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If the viewer wants to extend the grace of seeing The Handmaid’s Tale as nothing but a metaphor—which is grace indeed for a show that seems determined to be taken literally—then the story does resonate. Indeed, the greatest truth that The Handmaid’s Tale has to offer is that no matter the place, no matter the time, evil remains. In this, the narrative is effective—and it is no small thing to be reminded of our capacity for evil, to be provided with a check on our hubris in thinking we are civilized, that we are infinitely progressing.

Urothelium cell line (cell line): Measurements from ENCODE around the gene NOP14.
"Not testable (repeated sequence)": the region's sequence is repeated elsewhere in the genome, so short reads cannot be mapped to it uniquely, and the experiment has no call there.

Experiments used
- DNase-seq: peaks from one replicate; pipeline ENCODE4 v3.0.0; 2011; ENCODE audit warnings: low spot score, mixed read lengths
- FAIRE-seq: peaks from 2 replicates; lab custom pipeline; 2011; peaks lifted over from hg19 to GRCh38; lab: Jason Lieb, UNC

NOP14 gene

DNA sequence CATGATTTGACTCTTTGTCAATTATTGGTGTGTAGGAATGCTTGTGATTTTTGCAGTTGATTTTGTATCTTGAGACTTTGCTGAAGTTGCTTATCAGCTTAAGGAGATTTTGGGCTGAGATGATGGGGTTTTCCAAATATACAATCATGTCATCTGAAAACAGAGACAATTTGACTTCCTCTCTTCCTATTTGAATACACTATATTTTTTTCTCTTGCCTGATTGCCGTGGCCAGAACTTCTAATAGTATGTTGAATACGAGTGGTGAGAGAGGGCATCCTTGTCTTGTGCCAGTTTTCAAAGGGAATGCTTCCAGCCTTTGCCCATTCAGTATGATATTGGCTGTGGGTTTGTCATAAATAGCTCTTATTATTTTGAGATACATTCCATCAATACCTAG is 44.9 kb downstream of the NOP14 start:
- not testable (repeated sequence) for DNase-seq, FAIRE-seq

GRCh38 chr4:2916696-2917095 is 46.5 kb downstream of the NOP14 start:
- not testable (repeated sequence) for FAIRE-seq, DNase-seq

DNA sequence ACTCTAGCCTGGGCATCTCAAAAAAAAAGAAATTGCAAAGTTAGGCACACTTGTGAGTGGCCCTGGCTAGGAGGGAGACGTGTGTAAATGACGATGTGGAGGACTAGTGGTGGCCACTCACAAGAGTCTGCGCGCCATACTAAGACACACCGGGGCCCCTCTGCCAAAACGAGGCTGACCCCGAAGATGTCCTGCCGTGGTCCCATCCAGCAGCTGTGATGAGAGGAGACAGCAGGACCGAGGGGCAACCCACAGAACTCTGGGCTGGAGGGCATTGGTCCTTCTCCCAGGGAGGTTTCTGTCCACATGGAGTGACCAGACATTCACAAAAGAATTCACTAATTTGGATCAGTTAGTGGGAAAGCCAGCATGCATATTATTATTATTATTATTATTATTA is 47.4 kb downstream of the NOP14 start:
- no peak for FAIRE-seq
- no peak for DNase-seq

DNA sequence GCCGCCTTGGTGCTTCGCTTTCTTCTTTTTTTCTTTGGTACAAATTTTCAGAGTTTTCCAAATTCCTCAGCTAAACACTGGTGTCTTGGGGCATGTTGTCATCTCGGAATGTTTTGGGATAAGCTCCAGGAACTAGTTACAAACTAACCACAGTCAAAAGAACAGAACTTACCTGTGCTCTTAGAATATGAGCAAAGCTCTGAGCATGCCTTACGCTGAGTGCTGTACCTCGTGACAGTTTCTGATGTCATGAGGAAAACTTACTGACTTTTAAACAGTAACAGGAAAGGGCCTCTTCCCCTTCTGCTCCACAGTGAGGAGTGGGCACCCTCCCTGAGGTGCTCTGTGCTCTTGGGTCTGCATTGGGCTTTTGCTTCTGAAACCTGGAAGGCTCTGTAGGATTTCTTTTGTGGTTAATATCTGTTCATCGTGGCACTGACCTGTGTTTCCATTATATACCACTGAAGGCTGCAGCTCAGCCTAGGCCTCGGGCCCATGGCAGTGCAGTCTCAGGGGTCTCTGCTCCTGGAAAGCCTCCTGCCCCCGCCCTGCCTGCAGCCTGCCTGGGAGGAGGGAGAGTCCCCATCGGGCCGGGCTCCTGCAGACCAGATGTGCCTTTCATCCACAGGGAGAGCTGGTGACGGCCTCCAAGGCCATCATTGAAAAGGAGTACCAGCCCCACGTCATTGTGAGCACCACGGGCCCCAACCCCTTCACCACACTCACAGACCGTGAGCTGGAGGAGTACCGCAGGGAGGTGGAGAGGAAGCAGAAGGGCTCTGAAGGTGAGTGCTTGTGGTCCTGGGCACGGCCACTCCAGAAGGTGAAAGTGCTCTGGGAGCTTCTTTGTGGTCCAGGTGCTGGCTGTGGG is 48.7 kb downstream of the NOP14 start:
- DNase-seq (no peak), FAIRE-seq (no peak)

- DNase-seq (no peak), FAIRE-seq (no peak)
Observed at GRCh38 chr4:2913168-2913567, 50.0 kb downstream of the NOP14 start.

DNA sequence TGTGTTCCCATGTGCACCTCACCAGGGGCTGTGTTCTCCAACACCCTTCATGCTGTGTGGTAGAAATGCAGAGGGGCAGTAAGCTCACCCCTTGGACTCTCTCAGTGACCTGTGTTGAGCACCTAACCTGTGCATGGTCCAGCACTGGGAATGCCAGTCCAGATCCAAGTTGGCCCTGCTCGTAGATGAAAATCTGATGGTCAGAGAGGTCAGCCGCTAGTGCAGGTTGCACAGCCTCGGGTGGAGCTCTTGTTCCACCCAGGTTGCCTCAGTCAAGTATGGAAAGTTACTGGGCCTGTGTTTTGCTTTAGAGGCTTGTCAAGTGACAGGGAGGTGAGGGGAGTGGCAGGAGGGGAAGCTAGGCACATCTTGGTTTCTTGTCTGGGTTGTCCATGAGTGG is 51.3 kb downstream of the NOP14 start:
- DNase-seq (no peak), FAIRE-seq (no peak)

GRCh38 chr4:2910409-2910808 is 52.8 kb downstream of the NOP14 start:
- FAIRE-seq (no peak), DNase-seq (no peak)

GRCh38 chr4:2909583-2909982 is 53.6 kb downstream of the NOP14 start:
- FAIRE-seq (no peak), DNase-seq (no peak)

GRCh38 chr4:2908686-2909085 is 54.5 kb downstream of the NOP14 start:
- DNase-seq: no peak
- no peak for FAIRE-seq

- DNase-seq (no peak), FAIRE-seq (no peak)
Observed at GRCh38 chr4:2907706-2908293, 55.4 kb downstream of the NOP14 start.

One thing The Handmaid’s Tale gets undeniably right, in other words, is this: We do bad stuff, and we need personal, unmediated divine intervention to do otherwise. Even Offred knows this. In her despair, even as the theocrats destroy everything and everyone she loves, she still prays: “God, help me.”

S.D. Kelly is an editor for Christ and Pop Culture. She lives with her family in coastal Massachusetts, where she runs a community nonprofit.

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